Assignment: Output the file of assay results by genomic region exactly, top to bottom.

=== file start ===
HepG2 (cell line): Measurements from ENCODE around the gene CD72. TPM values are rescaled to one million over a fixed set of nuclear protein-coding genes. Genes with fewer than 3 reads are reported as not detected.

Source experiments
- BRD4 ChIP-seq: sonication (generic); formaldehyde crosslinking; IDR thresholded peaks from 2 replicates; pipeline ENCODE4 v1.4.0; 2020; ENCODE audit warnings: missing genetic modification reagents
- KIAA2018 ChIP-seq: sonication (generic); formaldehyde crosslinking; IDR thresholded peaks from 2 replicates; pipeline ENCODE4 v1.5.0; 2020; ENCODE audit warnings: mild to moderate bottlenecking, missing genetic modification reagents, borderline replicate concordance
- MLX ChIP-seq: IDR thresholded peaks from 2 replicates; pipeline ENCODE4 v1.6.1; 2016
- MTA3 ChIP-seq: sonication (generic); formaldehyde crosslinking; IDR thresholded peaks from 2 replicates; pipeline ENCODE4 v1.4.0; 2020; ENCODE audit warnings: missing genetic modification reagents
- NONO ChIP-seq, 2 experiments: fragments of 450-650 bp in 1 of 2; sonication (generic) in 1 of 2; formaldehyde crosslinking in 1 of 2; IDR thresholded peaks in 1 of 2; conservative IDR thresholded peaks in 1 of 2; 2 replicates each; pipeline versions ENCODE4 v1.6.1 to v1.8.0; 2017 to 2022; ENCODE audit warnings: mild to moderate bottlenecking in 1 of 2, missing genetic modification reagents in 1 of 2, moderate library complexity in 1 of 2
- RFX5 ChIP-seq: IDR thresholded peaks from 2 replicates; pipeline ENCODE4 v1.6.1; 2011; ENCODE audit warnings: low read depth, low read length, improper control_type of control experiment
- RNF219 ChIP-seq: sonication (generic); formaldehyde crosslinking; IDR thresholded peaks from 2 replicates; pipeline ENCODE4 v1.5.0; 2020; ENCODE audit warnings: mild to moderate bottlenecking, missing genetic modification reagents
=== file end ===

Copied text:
HepG2 (cell line): Measurements from ENCODE around the gene CD72. TPM values are rescaled to one million over a fixed set of nuclear protein-coding genes. Genes with fewer than 3 reads are reported as not detected.

Source experiments
- BRD4 ChIP-seq: sonication (generic); formaldehyde crosslinking; IDR thresholded peaks from 2 replicates; pipeline ENCODE4 v1.4.0; 2020; ENCODE audit warnings: missing genetic modification reagents
- KIAA2018 ChIP-seq: sonication (generic); formaldehyde crosslinking; IDR thresholded peaks from 2 replicates; pipeline ENCODE4 v1.5.0; 2020; ENCODE audit warnings: mild to moderate bottlenecking, missing genetic modification reagents, borderline replicate concordance
- MLX ChIP-seq: IDR thresholded peaks from 2 replicates; pipeline ENCODE4 v1.6.1; 2016
- MTA3 ChIP-seq: sonication (generic); formaldehyde crosslinking; IDR thresholded peaks from 2 replicates; pipeline ENCODE4 v1.4.0; 2020; ENCODE audit warnings: missing genetic modification reagents
- NONO ChIP-seq, 2 experiments: fragments of 450-650 bp in 1 of 2; sonication (generic) in 1 of 2; formaldehyde crosslinking in 1 of 2; IDR thresholded peaks in 1 of 2; conservative IDR thresholded peaks in 1 of 2; 2 replicates each; pipeline versions ENCODE4 v1.6.1 to v1.8.0; 2017 to 2022; ENCODE audit warnings: mild to moderate bottlenecking in 1 of 2, missing genetic modification reagents in 1 of 2, moderate library complexity in 1 of 2
- RFX5 ChIP-seq: IDR thresholded peaks from 2 replicates; pipeline ENCODE4 v1.6.1; 2011; ENCODE audit warnings: low read depth, low read length, improper control_type of control experiment
- RNF219 ChIP-seq: sonication (generic); formaldehyde crosslinking; IDR thresholded peaks from 2 replicates; pipeline ENCODE4 v1.5.0; 2020; ENCODE audit warnings: mild to moderate bottlenecking, missing genetic modification reagents